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Lymphocytic choriomeningitis virus in man. Serologic evidence of association with pet hamsters;.
JAMA. 1975 May 05; 232(5):501-4.JAMA

Abstract

Laboratory evidence of recent or current lymphocytic choriomeningitis (LCM) virus infection was obtained in 60 patients. Twelve had diagnosis of central nervous system (CNS) infection: four of meningoencephalitis and eight of meningitis. Thirty-four patients had a grippe-like syndrome. Fifty-nine had had contact with pet hamsters. All of the 24 patients whose pets were studied had been exposed to one or more hamsters with serologic evidence of past LCM virus infection. The data implicate pet hamsters as a source of LCM in man. A continuous effective control of LCM virus in pet hamsters appears impractical. At present, the only feasible way to prevent further cases is the physician's special attention to the possibility of rodent contacts of patients with CNS disease and early laboratory confirmation of suspected cases of human LCM virus infections.

Authors

No affiliation info availableNo affiliation info availableNo affiliation info availableNo affiliation info available

Pub Type(s)

Journal Article

Language

eng

PubMed ID

1091750

Citation

Deibel, R, et al. "Lymphocytic Choriomeningitis Virus in Man. Serologic Evidence of Association With Pet Hamsters;." JAMA, vol. 232, no. 5, 1975, pp. 501-4.
Deibel R, Woodall JP, Decher WJ, et al. Lymphocytic choriomeningitis virus in man. Serologic evidence of association with pet hamsters;. JAMA. 1975;232(5):501-4.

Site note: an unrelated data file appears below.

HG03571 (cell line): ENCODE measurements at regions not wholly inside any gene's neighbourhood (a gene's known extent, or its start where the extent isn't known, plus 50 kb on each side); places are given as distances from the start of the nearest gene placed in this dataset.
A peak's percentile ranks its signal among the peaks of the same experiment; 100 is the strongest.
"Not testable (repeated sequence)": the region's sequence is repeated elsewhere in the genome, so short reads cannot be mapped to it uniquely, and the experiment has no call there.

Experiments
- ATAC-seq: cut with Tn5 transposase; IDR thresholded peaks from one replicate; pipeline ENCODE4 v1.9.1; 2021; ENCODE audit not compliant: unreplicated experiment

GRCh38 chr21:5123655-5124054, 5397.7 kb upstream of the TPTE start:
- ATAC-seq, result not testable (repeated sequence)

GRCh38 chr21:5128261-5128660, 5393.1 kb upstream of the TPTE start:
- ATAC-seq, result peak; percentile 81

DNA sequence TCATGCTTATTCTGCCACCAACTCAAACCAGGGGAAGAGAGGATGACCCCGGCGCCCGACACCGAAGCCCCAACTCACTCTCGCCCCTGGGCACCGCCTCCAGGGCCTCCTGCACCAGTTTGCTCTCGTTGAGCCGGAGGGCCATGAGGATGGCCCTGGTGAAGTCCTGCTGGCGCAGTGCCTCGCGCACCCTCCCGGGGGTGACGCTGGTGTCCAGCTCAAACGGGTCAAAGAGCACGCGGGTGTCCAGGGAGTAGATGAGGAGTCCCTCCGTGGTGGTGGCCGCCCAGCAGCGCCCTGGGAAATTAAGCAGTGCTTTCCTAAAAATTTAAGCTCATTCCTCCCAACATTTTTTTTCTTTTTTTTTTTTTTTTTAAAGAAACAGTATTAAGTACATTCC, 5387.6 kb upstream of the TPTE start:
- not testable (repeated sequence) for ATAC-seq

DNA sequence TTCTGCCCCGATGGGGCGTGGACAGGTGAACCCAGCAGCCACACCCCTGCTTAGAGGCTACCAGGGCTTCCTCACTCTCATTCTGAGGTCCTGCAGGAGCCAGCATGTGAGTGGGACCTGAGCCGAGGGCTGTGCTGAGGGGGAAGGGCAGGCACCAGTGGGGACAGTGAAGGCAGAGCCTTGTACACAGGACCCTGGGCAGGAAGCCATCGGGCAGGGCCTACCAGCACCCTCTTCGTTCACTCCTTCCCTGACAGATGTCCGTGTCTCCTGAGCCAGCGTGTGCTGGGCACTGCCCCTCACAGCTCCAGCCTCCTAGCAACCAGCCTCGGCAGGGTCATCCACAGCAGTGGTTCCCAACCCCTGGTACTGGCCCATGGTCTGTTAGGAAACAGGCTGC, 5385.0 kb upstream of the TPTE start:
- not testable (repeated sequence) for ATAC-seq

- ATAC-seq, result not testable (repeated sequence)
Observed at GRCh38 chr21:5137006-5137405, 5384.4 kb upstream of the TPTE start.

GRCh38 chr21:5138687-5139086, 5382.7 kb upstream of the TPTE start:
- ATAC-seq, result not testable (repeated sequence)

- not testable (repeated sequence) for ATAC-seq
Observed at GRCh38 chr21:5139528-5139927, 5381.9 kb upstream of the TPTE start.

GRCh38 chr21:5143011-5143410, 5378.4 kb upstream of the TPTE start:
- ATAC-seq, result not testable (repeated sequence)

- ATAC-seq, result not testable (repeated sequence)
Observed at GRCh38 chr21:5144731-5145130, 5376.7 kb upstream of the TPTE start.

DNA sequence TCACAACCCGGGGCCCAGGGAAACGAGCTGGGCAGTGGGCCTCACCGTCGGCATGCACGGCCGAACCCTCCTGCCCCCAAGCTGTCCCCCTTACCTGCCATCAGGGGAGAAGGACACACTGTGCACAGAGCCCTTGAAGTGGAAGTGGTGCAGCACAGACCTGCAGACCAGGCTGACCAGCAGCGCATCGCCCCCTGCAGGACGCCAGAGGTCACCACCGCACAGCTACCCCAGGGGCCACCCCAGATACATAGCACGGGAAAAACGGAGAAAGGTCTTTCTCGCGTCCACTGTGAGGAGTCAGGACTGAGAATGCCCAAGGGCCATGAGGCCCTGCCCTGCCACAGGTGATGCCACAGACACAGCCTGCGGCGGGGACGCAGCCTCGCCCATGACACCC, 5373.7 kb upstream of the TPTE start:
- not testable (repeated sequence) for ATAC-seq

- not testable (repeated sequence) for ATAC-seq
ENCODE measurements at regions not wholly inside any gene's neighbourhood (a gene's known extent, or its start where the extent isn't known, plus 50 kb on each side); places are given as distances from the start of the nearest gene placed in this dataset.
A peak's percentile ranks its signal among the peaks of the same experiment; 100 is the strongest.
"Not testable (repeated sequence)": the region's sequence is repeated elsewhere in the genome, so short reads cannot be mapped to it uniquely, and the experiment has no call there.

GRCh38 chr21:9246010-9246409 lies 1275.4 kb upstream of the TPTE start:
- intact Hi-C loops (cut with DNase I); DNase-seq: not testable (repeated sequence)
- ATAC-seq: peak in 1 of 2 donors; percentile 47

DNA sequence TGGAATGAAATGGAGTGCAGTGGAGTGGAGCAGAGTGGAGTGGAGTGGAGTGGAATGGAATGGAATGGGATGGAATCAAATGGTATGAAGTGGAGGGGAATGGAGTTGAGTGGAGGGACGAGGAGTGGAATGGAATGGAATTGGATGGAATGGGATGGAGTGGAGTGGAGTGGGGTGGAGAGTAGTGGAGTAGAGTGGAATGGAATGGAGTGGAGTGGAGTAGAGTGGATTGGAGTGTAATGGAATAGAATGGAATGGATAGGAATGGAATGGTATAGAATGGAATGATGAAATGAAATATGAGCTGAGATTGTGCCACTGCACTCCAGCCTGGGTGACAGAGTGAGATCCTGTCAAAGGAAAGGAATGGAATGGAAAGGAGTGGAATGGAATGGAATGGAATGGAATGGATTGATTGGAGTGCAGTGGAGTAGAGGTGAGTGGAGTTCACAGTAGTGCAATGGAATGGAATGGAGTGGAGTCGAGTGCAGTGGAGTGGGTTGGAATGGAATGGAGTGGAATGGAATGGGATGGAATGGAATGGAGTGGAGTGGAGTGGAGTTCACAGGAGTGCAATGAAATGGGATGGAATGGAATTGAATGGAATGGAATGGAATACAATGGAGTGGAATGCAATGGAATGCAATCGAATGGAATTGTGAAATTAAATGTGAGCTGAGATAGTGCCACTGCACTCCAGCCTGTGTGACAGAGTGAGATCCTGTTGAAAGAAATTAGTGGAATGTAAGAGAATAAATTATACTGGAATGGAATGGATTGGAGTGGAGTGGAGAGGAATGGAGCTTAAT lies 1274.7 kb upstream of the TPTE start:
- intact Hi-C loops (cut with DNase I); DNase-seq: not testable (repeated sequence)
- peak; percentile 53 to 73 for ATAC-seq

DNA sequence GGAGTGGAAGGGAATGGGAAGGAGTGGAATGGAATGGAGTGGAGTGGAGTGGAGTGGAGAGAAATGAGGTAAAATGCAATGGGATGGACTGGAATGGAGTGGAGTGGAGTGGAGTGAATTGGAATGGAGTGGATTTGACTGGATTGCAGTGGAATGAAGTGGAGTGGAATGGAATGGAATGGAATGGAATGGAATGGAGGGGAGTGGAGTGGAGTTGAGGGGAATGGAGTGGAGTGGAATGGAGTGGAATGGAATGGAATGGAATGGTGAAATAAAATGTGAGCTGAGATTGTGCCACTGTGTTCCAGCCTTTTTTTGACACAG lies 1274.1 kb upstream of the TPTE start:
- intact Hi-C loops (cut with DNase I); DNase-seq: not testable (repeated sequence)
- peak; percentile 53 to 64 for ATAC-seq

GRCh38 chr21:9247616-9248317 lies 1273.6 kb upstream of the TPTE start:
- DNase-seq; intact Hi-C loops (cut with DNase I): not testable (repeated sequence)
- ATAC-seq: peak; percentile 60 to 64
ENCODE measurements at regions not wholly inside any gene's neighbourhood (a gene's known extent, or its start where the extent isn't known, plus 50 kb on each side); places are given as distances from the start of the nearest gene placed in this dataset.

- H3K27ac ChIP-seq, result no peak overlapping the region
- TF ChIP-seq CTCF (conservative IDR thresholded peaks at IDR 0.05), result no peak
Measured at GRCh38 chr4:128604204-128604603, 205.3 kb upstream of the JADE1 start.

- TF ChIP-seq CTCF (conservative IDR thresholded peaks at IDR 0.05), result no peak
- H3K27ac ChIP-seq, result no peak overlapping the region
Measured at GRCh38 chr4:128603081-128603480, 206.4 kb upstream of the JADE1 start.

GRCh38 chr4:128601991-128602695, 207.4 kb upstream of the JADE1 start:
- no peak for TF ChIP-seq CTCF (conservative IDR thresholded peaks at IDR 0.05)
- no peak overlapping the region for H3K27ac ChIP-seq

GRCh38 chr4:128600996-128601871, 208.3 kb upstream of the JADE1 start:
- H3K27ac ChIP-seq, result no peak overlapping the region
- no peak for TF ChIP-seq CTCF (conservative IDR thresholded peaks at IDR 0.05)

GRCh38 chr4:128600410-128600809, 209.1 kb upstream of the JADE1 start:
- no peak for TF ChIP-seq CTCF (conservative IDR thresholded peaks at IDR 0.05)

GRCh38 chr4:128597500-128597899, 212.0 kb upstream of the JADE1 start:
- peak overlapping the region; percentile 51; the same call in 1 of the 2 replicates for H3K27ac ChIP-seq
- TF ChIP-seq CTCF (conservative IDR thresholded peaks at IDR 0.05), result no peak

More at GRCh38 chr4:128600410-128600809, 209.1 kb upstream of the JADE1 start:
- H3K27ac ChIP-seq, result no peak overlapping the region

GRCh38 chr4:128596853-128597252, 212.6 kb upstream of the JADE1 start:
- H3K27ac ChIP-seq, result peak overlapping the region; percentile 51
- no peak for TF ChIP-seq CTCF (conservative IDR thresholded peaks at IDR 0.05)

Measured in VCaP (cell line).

Deibel, R., Woodall, J. P., Decher, W. J., & Schryver, G. D. (1975). Lymphocytic choriomeningitis virus in man. Serologic evidence of association with pet hamsters;. JAMA, 232(5), 501-4.
Deibel R, et al. Lymphocytic Choriomeningitis Virus in Man. Serologic Evidence of Association With Pet Hamsters;. JAMA. 1975 May 5;232(5):501-4. PubMed PMID: 1091750.
* Article titles in AMA citation format should be in sentence-case
TY - JOUR T1 - Lymphocytic choriomeningitis virus in man. Serologic evidence of association with pet hamsters;. AU - Deibel,R, AU - Woodall,J P, AU - Decher,W J, AU - Schryver,G D, PY - 1975/5/5/pubmed PY - 1975/5/5/medline PY - 1975/5/5/entrez SP - 501 EP - 4 JF - JAMA JO - JAMA VL - 232 IS - 5 N2 - Laboratory evidence of recent or current lymphocytic choriomeningitis (LCM) virus infection was obtained in 60 patients. Twelve had diagnosis of central nervous system (CNS) infection: four of meningoencephalitis and eight of meningitis. Thirty-four patients had a grippe-like syndrome. Fifty-nine had had contact with pet hamsters. All of the 24 patients whose pets were studied had been exposed to one or more hamsters with serologic evidence of past LCM virus infection. The data implicate pet hamsters as a source of LCM in man. A continuous effective control of LCM virus in pet hamsters appears impractical. At present, the only feasible way to prevent further cases is the physician's special attention to the possibility of rodent contacts of patients with CNS disease and early laboratory confirmation of suspected cases of human LCM virus infections. SN - 0098-7484 UR - https://www.unboundmedicine.com/medline/citation/1091750/Lymphocytic_choriomeningitis_virus_in_man__Serologic_evidence_of_association_with_pet_hamsters L2 - https://jamanetwork.com/journals/jama/fullarticle/vol/232/pg/501 DB - PRIME DP - Unbound Medicine ER -